Temple Church Is A Fan Of Alcons

Located in the north-west suburbs of Nashville, Tennessee, Temple Church is a striking, angular building where music features heavily in worship services. Featuring a gospel choir, full band, soloists and enthusiastic participation from the congregation, a high-quality sound reinforcement system was needed, but one which could seamlessly fill the large fan-shaped nave of this modern church. Finding the right system was difficult, but once the church staff heard Alcons Audio’s pro-ribbon technology, they knew it was the right solution.

Eddy Hobby of Nashville-based Prosonic AVL maintains the church AV systems and was looking for a high quality, powerful system, which could be precisely aligned but which was also visually discreet.

“Being in Nashville, the church has a lot of talented musicians and singers. The musical director has very high standards and quality bass was also really important,” he says. “They wanted great sound, but it was also important that there were no sightline issues between the congregation and the video screens.”

Eddy was introduced to Alcons Audio systems by company representative Scott Hough of Griffith Sales. Eddy was impressed enough to ask the company’s North America Sales Manager David Rahn to demonstrate an Alcons system.

As the church’s band and choir do a full rehearsal on Thursday evenings, David chose that time to demonstrate the system. He set up a rig based on two arrays of the LR16 compact line-array module, which not only showcased the audio quality of the system, but also how it could be aligned to seamlessly cover the large, triangular space.

“The room is around 160º wide, so getting the coverage right was crucial. At the same time, they still wanted a really big, immersive sound,” he says. “Due to architectural and rigging challenges, the left and right arrays had to be flown close together, almost as a dual central cluster. Mitigating the interference between the two line arrays was also challenging. However, due to the precise accuracy of the cylindrical wavefront along, with a centrally deployed RR12 point source array module, the transitions were incredibly smooth, and the achieved coverage was optimal and precise.”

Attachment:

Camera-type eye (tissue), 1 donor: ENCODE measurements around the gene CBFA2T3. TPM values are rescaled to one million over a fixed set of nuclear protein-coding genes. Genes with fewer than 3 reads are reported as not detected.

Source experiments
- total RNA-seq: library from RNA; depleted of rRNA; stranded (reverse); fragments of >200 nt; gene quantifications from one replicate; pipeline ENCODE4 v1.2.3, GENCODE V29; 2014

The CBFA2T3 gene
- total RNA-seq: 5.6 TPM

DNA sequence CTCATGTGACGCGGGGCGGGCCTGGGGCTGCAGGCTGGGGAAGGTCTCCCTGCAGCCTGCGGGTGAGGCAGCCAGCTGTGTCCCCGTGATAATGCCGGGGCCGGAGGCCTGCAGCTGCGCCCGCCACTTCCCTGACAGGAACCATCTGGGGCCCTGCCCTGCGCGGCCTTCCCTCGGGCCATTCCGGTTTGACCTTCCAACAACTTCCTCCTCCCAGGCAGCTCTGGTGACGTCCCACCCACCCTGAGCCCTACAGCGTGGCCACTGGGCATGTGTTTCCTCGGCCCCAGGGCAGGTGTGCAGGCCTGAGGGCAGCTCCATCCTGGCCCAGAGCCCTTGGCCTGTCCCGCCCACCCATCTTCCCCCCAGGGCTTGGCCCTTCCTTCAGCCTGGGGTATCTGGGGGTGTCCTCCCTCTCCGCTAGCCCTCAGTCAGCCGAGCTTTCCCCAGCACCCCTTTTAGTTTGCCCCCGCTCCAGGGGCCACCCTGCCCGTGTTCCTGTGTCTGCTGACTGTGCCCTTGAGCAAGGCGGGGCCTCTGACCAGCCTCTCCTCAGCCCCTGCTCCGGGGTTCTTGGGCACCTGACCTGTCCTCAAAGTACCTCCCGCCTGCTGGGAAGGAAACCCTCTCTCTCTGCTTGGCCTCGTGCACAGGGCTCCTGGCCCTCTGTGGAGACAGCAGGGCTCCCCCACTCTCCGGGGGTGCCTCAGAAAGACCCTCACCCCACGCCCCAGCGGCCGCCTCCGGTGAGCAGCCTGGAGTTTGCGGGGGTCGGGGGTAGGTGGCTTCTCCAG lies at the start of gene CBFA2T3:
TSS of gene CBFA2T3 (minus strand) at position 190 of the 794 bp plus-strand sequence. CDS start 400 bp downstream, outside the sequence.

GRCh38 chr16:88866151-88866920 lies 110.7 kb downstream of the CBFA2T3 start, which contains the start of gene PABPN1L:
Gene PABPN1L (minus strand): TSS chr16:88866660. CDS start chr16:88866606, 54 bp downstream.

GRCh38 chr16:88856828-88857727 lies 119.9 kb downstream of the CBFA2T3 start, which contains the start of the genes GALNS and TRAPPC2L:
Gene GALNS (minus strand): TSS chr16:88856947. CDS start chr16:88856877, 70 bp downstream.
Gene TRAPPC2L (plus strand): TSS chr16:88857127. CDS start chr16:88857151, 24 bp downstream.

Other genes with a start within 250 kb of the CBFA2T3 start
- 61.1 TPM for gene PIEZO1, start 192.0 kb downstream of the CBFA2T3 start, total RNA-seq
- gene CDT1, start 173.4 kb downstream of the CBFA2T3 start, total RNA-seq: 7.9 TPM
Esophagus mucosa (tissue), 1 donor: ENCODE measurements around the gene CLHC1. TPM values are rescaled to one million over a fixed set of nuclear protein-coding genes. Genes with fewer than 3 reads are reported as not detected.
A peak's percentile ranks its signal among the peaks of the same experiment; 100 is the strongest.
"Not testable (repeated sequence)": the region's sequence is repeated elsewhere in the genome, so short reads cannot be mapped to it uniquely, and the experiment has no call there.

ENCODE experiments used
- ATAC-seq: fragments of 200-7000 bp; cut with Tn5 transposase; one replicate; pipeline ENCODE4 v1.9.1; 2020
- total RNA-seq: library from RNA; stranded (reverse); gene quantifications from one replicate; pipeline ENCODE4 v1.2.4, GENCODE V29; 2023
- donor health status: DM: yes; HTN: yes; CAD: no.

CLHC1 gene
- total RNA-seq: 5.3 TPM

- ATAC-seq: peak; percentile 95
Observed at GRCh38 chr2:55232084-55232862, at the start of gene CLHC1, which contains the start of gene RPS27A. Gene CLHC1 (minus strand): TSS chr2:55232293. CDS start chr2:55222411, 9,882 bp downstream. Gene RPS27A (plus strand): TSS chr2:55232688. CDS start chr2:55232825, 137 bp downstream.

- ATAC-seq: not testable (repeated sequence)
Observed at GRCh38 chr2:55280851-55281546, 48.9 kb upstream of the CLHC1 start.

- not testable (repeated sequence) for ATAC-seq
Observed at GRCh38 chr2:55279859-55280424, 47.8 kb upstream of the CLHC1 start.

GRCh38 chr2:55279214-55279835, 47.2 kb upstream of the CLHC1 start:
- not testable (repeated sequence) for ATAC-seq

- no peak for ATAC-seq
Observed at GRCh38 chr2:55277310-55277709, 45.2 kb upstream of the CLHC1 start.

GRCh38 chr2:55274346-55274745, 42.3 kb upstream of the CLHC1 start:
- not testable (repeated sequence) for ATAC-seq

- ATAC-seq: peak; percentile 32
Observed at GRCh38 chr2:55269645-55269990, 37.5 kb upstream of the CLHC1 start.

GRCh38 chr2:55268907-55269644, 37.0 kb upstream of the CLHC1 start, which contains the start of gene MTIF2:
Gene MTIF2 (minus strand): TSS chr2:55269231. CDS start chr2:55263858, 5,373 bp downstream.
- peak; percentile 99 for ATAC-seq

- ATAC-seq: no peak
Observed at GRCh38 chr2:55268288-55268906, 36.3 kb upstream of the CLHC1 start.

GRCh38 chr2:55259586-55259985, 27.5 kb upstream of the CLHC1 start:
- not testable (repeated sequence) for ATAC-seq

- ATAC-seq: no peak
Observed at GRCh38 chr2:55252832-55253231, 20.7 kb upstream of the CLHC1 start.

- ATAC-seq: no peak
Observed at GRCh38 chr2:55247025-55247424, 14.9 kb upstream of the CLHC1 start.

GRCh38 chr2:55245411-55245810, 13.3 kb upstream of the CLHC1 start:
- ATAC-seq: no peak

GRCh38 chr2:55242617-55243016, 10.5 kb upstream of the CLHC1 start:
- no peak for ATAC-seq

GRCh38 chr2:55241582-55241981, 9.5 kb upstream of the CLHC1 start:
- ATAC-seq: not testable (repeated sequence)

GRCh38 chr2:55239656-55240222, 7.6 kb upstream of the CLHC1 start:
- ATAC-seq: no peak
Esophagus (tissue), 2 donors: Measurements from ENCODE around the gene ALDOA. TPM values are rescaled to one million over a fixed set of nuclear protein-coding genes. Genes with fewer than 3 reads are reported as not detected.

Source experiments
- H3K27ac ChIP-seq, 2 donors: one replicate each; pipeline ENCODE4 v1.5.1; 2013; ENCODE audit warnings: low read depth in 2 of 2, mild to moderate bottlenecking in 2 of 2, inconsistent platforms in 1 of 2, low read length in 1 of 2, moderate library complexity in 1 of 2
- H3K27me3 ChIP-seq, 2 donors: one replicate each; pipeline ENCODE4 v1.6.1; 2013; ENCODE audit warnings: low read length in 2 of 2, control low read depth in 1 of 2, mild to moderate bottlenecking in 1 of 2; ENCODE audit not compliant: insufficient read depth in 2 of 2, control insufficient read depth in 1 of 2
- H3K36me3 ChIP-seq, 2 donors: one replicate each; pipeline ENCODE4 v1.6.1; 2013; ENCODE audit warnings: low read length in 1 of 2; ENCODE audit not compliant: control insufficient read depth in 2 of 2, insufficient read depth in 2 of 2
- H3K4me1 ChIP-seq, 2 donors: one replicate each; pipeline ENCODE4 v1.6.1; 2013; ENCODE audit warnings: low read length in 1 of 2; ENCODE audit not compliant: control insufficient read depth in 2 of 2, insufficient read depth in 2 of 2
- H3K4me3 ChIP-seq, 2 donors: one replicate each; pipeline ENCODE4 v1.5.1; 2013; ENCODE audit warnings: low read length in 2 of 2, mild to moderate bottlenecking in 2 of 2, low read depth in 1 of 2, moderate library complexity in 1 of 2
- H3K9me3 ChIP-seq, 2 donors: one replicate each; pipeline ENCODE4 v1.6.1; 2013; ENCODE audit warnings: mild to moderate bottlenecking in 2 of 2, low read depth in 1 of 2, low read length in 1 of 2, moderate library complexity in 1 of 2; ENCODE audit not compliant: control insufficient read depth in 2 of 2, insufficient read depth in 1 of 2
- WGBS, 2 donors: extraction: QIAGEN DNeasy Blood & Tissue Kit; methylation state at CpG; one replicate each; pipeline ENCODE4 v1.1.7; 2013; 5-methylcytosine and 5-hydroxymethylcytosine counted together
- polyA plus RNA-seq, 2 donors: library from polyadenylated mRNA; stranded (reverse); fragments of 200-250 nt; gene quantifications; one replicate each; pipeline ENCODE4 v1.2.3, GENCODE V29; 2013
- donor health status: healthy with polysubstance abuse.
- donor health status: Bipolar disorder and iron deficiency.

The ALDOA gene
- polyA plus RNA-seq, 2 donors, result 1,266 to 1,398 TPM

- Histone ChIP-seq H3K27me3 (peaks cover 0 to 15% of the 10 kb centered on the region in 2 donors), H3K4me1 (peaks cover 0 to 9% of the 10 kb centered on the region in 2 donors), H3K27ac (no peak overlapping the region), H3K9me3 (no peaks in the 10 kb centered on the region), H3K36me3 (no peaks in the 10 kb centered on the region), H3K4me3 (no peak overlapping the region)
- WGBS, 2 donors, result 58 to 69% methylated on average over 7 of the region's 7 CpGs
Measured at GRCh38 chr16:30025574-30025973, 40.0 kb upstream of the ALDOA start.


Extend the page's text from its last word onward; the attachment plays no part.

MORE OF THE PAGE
The demo was a complete success, with the church so impressed that it chose a system that was almost identical to the rig that David had presented.

The installed system comprises six LR16 compact line-array modules and one LR16B compact line-array bass module per side, flown close to each other above the front center of the stage, but angled outwards to cover the whole congregation. A single RR12 point-source array module is flown between them, angled down for front fill, with a BQ211 compact high-output subwoofer floor-mounted each side of the stage. The whole system is powered and controlled by three Sentinel10 amplified loudspeaker controllers.

“We were all floored by the demo,” says Carlos Jarrett, Temple Church’s chief sound engineer. “We had never experienced anything like that quality and coverage before. When the band and choir are in full voice there is a lot of sound coming from the stage, but the gain before feedback of the Alcons system was exceptional. We had no hesitation in specifying it for the church.”

The ‘out of the box’ usability of Alcons systems meant that, once the system was set up, it was straightforward to tune, meaning the church could quickly start to enjoy its benefits.

“Our services feature a range of music styles. Some are very ‘full on’, whereas others are more subtle,” says Carlos. “Of course, speech is also incredibly important for worship and the Alcons systems copes equally well with absolutely everything we do. It has been a fantastic addition.”

“I was very impressed by the musical talent and energy in Temple Church and their enthusiasm for high quality sound,” adds David. “I am really pleased that they chose Alcons to be a part of their worship. They really appreciate the quality of what our pro-ribbon technology delivers.”

For more information, please visit: http://www.templechurch.org and http://www.alconsaudio.com